Cuba is the darkest red -- but pull out your magnifying glass, for it's such a blip that it's very difficult to see.

So where are those great opportunities that our foreign competitors are gobbling up?

The fact remains that U.S. tourism, financing and investment are the "opportunity" for Castro's bankrupt regime and its monopolies -- to survive.

Major U.S. Firm: Cuba Investments Are High Risk

From The Miami Herald:

Cuba investments are a high risk for U.S. companies, new report says

A firm that specializes in commercial real estate and investment management has issued a report stating that the time to invest in Cuba has not yet come.

The report by JLL (Jones Lang LaSalle) — among the nation’s 500 highest-earning companies according to the latest edition of the annual Fortune magazine’s list — cautions U.S. investors against diving into business opportunities in Cuba and concludes that the process of "integration with Cuba, even if the embargo is fully lifted, will take decades."

"What we have determined is that there is still a lot of risk involved, there is not a solid banking system, the physical infrastructure of the country is a challenge and with the current embargo, U.S. companies are not allowed to enter into a contract with the government" as required in joint ventures, said Steve Medwin, managing director of the firm.

"There are a lot of impediments in the way. We do not mean that there won’t be opportunities in the future but right now there are so many hurdles that it is rather a wait and see where things shake out. It's like a double-edged sword: There are opportunities but with a very high risk," he added.

The easing of sanctions by the administration of President Barack Obama could have an impact on increased trade with the island, according to the report, but "development plans and economic expansion" should come first.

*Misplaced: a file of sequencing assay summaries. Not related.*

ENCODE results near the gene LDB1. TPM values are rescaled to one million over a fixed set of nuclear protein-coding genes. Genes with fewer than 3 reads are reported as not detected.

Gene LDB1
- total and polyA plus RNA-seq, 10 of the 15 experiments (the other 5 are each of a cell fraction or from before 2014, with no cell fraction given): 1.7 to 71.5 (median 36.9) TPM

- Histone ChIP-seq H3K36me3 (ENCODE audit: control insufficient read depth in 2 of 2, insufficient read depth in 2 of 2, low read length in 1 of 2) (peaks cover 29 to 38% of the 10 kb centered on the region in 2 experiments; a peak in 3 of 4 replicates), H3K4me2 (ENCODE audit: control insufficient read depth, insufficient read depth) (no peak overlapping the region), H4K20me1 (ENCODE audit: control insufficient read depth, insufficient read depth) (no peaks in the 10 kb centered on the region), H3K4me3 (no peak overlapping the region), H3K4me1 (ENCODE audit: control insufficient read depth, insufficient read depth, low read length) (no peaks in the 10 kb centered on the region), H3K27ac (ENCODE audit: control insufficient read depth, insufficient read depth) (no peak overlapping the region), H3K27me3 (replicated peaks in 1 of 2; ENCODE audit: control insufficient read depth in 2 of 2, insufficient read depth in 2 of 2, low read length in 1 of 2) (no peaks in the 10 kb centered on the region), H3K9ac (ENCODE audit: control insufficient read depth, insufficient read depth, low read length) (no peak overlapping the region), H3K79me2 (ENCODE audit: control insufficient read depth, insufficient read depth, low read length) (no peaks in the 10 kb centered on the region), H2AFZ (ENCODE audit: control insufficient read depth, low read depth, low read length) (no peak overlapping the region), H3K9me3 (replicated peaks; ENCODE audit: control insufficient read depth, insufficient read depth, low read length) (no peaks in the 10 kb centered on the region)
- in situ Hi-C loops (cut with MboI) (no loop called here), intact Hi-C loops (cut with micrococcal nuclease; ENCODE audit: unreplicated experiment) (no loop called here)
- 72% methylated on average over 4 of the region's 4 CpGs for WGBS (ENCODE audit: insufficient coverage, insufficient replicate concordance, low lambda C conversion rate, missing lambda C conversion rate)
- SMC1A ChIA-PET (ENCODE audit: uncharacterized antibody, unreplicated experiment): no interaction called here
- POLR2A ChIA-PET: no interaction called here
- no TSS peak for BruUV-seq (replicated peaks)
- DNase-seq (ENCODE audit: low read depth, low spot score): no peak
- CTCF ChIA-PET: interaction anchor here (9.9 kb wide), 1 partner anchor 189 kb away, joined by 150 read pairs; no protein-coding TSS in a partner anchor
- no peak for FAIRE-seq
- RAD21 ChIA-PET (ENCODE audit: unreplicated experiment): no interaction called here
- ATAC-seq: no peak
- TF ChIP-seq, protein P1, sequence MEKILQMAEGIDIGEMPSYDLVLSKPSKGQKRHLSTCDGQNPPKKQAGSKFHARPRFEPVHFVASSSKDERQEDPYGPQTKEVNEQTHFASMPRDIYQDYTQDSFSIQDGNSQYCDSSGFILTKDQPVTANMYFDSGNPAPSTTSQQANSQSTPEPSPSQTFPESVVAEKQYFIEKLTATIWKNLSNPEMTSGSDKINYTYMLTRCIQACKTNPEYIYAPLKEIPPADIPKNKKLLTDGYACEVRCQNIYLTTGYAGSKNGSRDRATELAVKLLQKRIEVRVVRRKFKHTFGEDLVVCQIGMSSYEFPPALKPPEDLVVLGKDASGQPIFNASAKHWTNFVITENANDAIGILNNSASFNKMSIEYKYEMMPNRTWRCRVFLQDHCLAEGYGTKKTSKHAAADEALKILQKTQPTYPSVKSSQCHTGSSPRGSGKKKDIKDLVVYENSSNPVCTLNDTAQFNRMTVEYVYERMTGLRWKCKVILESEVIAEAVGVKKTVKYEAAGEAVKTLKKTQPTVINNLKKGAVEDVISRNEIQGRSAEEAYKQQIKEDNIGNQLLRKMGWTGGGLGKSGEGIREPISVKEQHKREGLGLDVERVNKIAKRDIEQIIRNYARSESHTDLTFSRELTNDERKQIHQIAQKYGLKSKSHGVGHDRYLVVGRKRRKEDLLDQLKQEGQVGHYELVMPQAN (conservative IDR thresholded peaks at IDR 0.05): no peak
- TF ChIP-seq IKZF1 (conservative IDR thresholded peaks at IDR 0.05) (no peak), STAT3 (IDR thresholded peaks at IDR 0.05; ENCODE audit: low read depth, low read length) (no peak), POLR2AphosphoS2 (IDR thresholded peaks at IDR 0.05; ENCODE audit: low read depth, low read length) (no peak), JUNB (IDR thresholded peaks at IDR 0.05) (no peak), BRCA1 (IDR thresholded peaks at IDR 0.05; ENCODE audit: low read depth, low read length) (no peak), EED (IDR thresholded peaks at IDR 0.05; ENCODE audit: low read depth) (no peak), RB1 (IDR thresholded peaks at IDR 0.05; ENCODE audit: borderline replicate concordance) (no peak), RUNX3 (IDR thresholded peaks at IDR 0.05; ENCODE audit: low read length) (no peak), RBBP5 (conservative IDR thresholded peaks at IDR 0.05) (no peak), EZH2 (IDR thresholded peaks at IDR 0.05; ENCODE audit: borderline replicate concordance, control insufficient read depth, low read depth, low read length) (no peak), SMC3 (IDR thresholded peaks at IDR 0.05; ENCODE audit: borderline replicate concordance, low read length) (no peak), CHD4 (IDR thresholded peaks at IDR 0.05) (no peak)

The ability to directly export to small private entrepreneurs in Cuba — as new regulations now permit— is evaluated as a "marginal opportunity" to increase the volume of trade with the island.

The authors point out the shortcomings of the Cuban infrastructure, low purchasing power and dealing with the Cuban government as additional elements that hinder the American presence on the island.

While Cuban officials have conveyed a welcome message to the U.S. investors, the Cuban government has not yet ruled on many aspects of the measures announced in January, such as direct exports to private businesses or the granting of permits for ferry services.

"They may be saying that, and there may be those opportunities, but when it comes to an individual or company risking their capital to make an investment, people want to have reasonable assurance on getting a return. What we are saying to our constituency is that, what we see today is not a sound investment because of all impediments that are in the way, although there are opportunities," Medwin said.

In this regard, the report identifies telecommunications and the sale of building materials, as avenues where investment opportunities may be more immediately possible, "but it is not an open country with which to do business," he said.

The sector with the most potential for long-term development, according to JLL, is tourism and associated services, such as hotel services and transportation services specifically tied to the industry such as ferries. However, a substantial increase of U.S. tourism would require the complete removal of the embargo and a new legal framework in Cuba so that U.S. companies can legally invest in the creation of a "solid hotel infrastructure."